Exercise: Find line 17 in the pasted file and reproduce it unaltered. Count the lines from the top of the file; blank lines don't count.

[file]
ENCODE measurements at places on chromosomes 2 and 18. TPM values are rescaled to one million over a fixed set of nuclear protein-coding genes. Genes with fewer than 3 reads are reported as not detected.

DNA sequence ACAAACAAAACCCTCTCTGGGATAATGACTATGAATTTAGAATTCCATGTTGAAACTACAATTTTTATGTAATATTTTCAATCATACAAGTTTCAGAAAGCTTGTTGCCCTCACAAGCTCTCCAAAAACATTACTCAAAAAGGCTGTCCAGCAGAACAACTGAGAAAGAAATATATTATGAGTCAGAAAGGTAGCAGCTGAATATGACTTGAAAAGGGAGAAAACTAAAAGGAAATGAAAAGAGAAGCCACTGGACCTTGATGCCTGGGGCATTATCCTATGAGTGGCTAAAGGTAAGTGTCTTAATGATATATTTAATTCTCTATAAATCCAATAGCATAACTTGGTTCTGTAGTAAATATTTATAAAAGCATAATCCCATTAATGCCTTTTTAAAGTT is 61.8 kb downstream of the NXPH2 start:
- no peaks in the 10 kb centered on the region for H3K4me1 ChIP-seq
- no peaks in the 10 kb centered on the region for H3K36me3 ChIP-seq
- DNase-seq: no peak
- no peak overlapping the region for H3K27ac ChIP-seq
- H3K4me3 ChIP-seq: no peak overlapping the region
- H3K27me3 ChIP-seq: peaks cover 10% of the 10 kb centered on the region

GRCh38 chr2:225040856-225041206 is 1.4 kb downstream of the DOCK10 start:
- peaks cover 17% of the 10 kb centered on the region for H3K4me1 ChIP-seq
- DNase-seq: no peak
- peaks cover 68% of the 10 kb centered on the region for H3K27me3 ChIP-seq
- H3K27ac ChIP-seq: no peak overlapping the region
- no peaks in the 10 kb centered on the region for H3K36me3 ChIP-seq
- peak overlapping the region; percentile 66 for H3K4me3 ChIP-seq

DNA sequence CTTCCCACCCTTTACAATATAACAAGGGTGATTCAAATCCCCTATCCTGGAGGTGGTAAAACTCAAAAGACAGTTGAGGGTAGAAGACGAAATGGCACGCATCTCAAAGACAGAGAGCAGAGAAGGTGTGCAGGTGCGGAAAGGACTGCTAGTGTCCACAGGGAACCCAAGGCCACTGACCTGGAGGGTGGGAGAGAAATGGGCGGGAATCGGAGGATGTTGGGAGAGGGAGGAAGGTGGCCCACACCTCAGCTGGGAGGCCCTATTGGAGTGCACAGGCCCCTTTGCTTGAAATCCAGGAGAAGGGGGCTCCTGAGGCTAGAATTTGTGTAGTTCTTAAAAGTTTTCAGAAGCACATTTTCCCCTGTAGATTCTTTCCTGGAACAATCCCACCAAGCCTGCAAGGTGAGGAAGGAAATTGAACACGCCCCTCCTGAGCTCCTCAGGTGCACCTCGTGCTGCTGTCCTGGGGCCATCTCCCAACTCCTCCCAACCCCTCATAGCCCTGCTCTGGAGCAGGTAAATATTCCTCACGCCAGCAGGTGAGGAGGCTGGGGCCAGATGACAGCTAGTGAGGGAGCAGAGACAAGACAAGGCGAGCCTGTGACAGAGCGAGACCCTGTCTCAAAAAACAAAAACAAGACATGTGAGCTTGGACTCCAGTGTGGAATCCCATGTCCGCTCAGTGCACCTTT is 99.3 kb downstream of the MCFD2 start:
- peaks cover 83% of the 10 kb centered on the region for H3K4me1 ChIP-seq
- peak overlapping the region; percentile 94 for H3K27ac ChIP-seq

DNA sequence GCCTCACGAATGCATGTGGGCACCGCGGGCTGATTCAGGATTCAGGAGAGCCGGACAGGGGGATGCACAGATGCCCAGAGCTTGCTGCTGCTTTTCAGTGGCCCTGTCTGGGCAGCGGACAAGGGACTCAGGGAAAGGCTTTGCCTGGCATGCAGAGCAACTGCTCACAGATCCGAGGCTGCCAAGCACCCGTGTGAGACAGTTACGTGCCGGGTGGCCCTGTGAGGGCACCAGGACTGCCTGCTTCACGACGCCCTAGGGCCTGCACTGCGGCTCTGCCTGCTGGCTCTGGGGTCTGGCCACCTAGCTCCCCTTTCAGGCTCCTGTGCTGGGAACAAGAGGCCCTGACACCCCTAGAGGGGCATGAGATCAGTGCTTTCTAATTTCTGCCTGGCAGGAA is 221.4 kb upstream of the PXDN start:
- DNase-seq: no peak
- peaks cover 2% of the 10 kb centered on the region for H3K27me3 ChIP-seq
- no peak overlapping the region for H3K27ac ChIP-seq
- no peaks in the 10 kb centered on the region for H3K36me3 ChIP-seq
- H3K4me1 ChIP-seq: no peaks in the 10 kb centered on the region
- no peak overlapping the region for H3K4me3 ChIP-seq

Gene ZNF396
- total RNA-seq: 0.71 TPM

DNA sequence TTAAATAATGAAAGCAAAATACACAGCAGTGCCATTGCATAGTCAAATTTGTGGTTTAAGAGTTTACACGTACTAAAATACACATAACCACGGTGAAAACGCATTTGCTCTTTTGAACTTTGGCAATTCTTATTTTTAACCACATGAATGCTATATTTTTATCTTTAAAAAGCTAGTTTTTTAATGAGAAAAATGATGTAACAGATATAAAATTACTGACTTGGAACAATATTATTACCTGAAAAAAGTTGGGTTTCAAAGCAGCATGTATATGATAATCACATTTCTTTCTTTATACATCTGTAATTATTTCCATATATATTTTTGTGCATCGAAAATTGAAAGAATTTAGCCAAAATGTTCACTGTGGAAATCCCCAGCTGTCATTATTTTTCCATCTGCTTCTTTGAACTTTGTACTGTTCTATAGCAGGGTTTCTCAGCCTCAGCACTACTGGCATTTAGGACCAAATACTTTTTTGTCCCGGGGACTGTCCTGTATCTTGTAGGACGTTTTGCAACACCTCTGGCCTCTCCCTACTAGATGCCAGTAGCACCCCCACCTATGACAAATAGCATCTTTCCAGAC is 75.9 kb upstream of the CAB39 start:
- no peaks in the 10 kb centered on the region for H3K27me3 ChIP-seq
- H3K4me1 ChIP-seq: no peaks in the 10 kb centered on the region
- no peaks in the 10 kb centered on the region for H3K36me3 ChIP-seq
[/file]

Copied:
- peaks cover 83% of the 10 kb centered on the region for H3K4me1 ChIP-seq